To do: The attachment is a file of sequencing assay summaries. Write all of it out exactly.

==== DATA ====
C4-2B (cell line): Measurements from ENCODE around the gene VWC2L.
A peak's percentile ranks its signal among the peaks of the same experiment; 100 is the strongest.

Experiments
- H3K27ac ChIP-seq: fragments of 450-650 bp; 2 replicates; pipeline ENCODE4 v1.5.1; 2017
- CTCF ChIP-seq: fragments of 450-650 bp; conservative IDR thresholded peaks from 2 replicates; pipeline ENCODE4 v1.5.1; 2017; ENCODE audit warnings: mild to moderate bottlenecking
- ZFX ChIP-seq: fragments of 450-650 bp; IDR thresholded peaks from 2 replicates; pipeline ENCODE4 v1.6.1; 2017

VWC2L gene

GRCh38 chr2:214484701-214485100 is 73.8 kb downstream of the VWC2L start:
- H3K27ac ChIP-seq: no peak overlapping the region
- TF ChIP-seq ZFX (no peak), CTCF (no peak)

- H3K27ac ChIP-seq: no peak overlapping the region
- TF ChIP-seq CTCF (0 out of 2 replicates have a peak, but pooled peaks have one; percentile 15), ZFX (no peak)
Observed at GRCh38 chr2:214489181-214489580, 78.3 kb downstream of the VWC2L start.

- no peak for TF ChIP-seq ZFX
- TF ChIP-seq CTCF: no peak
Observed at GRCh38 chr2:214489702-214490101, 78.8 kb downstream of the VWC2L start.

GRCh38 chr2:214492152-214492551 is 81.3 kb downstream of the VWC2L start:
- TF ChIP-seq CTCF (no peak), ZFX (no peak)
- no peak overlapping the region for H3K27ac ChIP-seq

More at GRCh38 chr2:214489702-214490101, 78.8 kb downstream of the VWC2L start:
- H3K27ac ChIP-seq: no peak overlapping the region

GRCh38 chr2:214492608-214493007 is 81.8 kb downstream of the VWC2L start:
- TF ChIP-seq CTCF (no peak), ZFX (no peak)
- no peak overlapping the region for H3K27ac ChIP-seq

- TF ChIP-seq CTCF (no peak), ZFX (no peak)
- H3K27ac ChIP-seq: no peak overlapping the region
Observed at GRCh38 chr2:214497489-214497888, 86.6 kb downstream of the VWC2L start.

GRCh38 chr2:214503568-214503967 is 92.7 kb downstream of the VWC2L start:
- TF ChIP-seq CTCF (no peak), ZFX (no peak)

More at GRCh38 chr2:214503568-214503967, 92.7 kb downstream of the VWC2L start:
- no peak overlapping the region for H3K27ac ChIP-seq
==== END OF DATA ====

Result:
C4-2B (cell line): Measurements from ENCODE around the gene VWC2L.
A peak's percentile ranks its signal among the peaks of the same experiment; 100 is the strongest.

Experiments
- H3K27ac ChIP-seq: fragments of 450-650 bp; 2 replicates; pipeline ENCODE4 v1.5.1; 2017
- CTCF ChIP-seq: fragments of 450-650 bp; conservative IDR thresholded peaks from 2 replicates; pipeline ENCODE4 v1.5.1; 2017; ENCODE audit warnings: mild to moderate bottlenecking
- ZFX ChIP-seq: fragments of 450-650 bp; IDR thresholded peaks from 2 replicates; pipeline ENCODE4 v1.6.1; 2017

VWC2L gene

GRCh38 chr2:214484701-214485100 is 73.8 kb downstream of the VWC2L start:
- H3K27ac ChIP-seq: no peak overlapping the region
- TF ChIP-seq ZFX (no peak), CTCF (no peak)

- H3K27ac ChIP-seq: no peak overlapping the region
- TF ChIP-seq CTCF (0 out of 2 replicates have a peak, but pooled peaks have one; percentile 15), ZFX (no peak)
Observed at GRCh38 chr2:214489181-214489580, 78.3 kb downstream of the VWC2L start.

- no peak for TF ChIP-seq ZFX
- TF ChIP-seq CTCF: no peak
Observed at GRCh38 chr2:214489702-214490101, 78.8 kb downstream of the VWC2L start.

GRCh38 chr2:214492152-214492551 is 81.3 kb downstream of the VWC2L start:
- TF ChIP-seq CTCF (no peak), ZFX (no peak)
- no peak overlapping the region for H3K27ac ChIP-seq

More at GRCh38 chr2:214489702-214490101, 78.8 kb downstream of the VWC2L start:
- H3K27ac ChIP-seq: no peak overlapping the region

GRCh38 chr2:214492608-214493007 is 81.8 kb downstream of the VWC2L start:
- TF ChIP-seq CTCF (no peak), ZFX (no peak)
- no peak overlapping the region for H3K27ac ChIP-seq

- TF ChIP-seq CTCF (no peak), ZFX (no peak)
- H3K27ac ChIP-seq: no peak overlapping the region
Observed at GRCh38 chr2:214497489-214497888, 86.6 kb downstream of the VWC2L start.

GRCh38 chr2:214503568-214503967 is 92.7 kb downstream of the VWC2L start:
- TF ChIP-seq CTCF (no peak), ZFX (no peak)

More at GRCh38 chr2:214503568-214503967, 92.7 kb downstream of the VWC2L start:
- no peak overlapping the region for H3K27ac ChIP-seq